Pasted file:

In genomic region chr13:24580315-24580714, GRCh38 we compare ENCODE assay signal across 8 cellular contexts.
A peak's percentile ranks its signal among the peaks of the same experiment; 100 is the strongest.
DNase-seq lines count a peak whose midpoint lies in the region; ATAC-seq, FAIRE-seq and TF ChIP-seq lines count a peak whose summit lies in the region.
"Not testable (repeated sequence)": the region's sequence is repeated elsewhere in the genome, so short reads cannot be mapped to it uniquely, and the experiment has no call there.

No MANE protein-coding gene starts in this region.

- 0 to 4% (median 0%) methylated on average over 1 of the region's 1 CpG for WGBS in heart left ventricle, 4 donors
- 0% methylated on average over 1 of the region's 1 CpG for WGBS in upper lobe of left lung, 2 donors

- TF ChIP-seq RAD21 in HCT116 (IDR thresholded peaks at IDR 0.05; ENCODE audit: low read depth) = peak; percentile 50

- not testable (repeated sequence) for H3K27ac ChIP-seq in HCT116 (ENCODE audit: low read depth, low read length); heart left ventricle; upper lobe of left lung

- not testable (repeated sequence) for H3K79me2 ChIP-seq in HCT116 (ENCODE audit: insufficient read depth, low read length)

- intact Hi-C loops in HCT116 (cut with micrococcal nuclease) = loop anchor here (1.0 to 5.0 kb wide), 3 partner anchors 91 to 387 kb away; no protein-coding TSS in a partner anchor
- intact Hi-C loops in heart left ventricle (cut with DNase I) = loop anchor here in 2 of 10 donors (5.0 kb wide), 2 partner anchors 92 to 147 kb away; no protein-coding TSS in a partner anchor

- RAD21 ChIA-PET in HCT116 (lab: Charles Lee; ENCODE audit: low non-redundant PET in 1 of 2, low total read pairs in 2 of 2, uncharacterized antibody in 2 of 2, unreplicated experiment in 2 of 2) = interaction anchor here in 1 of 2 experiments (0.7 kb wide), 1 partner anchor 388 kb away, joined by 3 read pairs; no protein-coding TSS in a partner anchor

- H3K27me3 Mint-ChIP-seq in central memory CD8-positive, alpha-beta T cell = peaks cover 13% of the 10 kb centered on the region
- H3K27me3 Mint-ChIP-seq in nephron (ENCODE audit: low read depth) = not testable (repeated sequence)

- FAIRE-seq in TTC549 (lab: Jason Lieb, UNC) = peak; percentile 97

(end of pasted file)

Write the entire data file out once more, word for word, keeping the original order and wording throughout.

In genomic region chr13:24580315-24580714, GRCh38 we compare ENCODE assay signal across 8 cellular contexts.
A peak's percentile ranks its signal among the peaks of the same experiment; 100 is the strongest.
DNase-seq lines count a peak whose midpoint lies in the region; ATAC-seq, FAIRE-seq and TF ChIP-seq lines count a peak whose summit lies in the region.
"Not testable (repeated sequence)": the region's sequence is repeated elsewhere in the genome, so short reads cannot be mapped to it uniquely, and the experiment has no call there.

No MANE protein-coding gene starts in this region.

- 0 to 4% (median 0%) methylated on average over 1 of the region's 1 CpG for WGBS in heart left ventricle, 4 donors
- 0% methylated on average over 1 of the region's 1 CpG for WGBS in upper lobe of left lung, 2 donors

- TF ChIP-seq RAD21 in HCT116 (IDR thresholded peaks at IDR 0.05; ENCODE audit: low read depth) = peak; percentile 50

- not testable (repeated sequence) for H3K27ac ChIP-seq in HCT116 (ENCODE audit: low read depth, low read length); heart left ventricle; upper lobe of left lung

- not testable (repeated sequence) for H3K79me2 ChIP-seq in HCT116 (ENCODE audit: insufficient read depth, low read length)

- intact Hi-C loops in HCT116 (cut with micrococcal nuclease) = loop anchor here (1.0 to 5.0 kb wide), 3 partner anchors 91 to 387 kb away; no protein-coding TSS in a partner anchor
- intact Hi-C loops in heart left ventricle (cut with DNase I) = loop anchor here in 2 of 10 donors (5.0 kb wide), 2 partner anchors 92 to 147 kb away; no protein-coding TSS in a partner anchor

- RAD21 ChIA-PET in HCT116 (lab: Charles Lee; ENCODE audit: low non-redundant PET in 1 of 2, low total read pairs in 2 of 2, uncharacterized antibody in 2 of 2, unreplicated experiment in 2 of 2) = interaction anchor here in 1 of 2 experiments (0.7 kb wide), 1 partner anchor 388 kb away, joined by 3 read pairs; no protein-coding TSS in a partner anchor

- H3K27me3 Mint-ChIP-seq in central memory CD8-positive, alpha-beta T cell = peaks cover 13% of the 10 kb centered on the region
- H3K27me3 Mint-ChIP-seq in nephron (ENCODE audit: low read depth) = not testable (repeated sequence)

- FAIRE-seq in TTC549 (lab: Jason Lieb, UNC) = peak; percentile 97